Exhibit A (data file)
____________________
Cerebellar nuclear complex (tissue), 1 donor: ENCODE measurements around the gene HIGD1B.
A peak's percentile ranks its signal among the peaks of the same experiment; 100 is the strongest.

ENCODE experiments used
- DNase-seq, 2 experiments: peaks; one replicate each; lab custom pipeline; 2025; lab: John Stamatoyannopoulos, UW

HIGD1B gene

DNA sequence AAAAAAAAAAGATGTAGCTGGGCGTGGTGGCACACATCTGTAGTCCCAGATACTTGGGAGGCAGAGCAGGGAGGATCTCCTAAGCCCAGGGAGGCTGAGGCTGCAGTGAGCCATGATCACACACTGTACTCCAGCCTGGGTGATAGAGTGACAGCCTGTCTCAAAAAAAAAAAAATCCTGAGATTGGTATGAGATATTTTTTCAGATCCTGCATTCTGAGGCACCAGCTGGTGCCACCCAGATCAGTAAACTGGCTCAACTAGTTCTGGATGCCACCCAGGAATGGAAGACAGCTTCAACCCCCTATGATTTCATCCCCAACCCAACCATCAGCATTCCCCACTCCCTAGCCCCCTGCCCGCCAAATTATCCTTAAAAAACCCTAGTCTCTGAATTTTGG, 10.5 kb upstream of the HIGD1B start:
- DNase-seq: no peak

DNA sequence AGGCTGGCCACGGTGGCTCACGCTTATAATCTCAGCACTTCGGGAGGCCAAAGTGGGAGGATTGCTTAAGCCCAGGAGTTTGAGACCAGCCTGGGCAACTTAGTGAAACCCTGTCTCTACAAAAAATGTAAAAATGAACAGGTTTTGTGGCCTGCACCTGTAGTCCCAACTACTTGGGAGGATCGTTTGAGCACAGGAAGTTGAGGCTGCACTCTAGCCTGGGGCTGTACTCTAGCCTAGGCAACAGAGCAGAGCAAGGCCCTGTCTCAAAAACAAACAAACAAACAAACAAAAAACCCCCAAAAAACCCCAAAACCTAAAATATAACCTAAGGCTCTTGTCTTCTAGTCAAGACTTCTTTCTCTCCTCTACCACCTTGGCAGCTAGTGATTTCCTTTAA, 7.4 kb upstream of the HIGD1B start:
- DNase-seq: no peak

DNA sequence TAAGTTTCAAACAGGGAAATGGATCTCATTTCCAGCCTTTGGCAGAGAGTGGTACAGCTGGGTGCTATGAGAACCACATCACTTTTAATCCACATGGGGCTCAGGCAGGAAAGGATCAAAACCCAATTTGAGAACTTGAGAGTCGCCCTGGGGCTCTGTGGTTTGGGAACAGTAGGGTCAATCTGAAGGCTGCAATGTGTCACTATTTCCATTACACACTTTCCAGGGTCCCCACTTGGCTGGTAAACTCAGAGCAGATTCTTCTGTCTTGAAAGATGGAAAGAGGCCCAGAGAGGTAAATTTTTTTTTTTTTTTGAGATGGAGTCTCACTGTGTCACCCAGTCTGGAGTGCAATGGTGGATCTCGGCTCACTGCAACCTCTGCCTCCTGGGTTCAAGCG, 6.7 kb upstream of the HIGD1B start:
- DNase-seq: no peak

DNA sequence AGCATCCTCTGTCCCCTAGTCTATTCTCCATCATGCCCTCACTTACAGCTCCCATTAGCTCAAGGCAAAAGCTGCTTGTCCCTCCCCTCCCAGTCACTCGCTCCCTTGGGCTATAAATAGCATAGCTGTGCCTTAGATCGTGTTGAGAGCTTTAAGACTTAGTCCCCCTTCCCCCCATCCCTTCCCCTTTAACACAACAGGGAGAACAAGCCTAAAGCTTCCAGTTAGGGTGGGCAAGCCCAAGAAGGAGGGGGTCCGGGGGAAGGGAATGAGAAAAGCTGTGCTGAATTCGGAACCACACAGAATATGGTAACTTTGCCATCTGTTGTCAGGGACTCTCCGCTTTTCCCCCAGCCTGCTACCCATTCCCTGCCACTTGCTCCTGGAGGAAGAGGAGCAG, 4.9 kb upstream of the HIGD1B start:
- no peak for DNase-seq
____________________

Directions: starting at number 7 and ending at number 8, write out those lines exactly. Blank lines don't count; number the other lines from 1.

- DNase-seq: no peak

DNA sequence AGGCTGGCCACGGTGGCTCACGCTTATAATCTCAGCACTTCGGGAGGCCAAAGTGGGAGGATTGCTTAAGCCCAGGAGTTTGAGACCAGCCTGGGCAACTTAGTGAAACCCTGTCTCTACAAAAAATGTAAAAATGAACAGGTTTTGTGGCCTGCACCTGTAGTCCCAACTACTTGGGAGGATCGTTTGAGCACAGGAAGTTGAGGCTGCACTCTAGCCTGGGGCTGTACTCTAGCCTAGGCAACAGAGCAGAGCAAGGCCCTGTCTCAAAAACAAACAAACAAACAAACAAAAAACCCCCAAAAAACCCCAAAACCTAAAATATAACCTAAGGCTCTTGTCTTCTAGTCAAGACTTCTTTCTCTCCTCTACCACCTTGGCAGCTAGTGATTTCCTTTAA, 7.4 kb upstream of the HIGD1B start: